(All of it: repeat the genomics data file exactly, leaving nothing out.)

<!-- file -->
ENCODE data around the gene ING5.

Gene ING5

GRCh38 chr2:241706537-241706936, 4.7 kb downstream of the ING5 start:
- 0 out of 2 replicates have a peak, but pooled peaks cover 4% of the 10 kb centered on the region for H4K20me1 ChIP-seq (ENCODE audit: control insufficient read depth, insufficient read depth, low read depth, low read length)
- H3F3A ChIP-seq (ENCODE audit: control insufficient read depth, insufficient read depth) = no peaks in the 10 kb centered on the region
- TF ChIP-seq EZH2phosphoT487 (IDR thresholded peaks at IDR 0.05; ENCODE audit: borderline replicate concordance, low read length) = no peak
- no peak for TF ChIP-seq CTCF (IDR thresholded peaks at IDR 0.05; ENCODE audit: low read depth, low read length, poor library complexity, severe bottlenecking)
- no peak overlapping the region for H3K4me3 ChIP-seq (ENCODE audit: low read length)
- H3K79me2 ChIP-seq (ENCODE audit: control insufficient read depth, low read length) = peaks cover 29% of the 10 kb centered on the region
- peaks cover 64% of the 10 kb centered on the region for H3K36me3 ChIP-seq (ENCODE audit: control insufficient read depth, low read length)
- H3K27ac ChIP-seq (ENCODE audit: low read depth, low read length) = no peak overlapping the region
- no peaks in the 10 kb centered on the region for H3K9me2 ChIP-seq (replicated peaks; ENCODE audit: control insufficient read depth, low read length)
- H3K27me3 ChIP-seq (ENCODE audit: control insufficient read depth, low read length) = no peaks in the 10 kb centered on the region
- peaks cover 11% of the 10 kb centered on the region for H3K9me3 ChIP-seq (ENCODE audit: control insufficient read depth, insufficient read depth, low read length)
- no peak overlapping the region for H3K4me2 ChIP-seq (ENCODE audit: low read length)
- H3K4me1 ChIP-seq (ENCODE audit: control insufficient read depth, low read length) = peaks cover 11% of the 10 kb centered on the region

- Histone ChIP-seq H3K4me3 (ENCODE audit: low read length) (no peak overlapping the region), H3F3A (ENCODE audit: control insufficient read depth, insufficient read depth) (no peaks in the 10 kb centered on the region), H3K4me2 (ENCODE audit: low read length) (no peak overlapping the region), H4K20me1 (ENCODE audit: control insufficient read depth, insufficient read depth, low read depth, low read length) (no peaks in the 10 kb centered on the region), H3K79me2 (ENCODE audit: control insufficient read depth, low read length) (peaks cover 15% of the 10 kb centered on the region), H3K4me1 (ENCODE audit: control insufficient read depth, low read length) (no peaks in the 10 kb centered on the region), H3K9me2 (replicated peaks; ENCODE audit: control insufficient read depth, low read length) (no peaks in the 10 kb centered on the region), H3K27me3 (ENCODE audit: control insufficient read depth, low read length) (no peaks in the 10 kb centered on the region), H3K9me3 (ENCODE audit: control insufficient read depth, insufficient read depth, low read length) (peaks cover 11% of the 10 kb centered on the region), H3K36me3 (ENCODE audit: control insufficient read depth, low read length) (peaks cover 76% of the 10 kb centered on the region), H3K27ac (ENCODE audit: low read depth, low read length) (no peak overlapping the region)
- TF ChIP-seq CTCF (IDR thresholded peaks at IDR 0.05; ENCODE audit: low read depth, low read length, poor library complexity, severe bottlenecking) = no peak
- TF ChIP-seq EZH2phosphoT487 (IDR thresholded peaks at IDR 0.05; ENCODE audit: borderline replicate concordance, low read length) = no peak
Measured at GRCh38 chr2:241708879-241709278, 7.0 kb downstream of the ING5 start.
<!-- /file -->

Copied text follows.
ENCODE data around the gene ING5.

Gene ING5

GRCh38 chr2:241706537-241706936, 4.7 kb downstream of the ING5 start:
- 0 out of 2 replicates have a peak, but pooled peaks cover 4% of the 10 kb centered on the region for H4K20me1 ChIP-seq (ENCODE audit: control insufficient read depth, insufficient read depth, low read depth, low read length)
- H3F3A ChIP-seq (ENCODE audit: control insufficient read depth, insufficient read depth) = no peaks in the 10 kb centered on the region
- TF ChIP-seq EZH2phosphoT487 (IDR thresholded peaks at IDR 0.05; ENCODE audit: borderline replicate concordance, low read length) = no peak
- no peak for TF ChIP-seq CTCF (IDR thresholded peaks at IDR 0.05; ENCODE audit: low read depth, low read length, poor library complexity, severe bottlenecking)
- no peak overlapping the region for H3K4me3 ChIP-seq (ENCODE audit: low read length)
- H3K79me2 ChIP-seq (ENCODE audit: control insufficient read depth, low read length) = peaks cover 29% of the 10 kb centered on the region
- peaks cover 64% of the 10 kb centered on the region for H3K36me3 ChIP-seq (ENCODE audit: control insufficient read depth, low read length)
- H3K27ac ChIP-seq (ENCODE audit: low read depth, low read length) = no peak overlapping the region
- no peaks in the 10 kb centered on the region for H3K9me2 ChIP-seq (replicated peaks; ENCODE audit: control insufficient read depth, low read length)
- H3K27me3 ChIP-seq (ENCODE audit: control insufficient read depth, low read length) = no peaks in the 10 kb centered on the region
- peaks cover 11% of the 10 kb centered on the region for H3K9me3 ChIP-seq (ENCODE audit: control insufficient read depth, insufficient read depth, low read length)
- no peak overlapping the region for H3K4me2 ChIP-seq (ENCODE audit: low read length)
- H3K4me1 ChIP-seq (ENCODE audit: control insufficient read depth, low read length) = peaks cover 11% of the 10 kb centered on the region

- Histone ChIP-seq H3K4me3 (ENCODE audit: low read length) (no peak overlapping the region), H3F3A (ENCODE audit: control insufficient read depth, insufficient read depth) (no peaks in the 10 kb centered on the region), H3K4me2 (ENCODE audit: low read length) (no peak overlapping the region), H4K20me1 (ENCODE audit: control insufficient read depth, insufficient read depth, low read depth, low read length) (no peaks in the 10 kb centered on the region), H3K79me2 (ENCODE audit: control insufficient read depth, low read length) (peaks cover 15% of the 10 kb centered on the region), H3K4me1 (ENCODE audit: control insufficient read depth, low read length) (no peaks in the 10 kb centered on the region), H3K9me2 (replicated peaks; ENCODE audit: control insufficient read depth, low read length) (no peaks in the 10 kb centered on the region), H3K27me3 (ENCODE audit: control insufficient read depth, low read length) (no peaks in the 10 kb centered on the region), H3K9me3 (ENCODE audit: control insufficient read depth, insufficient read depth, low read length) (peaks cover 11% of the 10 kb centered on the region), H3K36me3 (ENCODE audit: control insufficient read depth, low read length) (peaks cover 76% of the 10 kb centered on the region), H3K27ac (ENCODE audit: low read depth, low read length) (no peak overlapping the region)
- TF ChIP-seq CTCF (IDR thresholded peaks at IDR 0.05; ENCODE audit: low read depth, low read length, poor library complexity, severe bottlenecking) = no peak
- TF ChIP-seq EZH2phosphoT487 (IDR thresholded peaks at IDR 0.05; ENCODE audit: borderline replicate concordance, low read length) = no peak
Measured at GRCh38 chr2:241708879-241709278, 7.0 kb downstream of the ING5 start.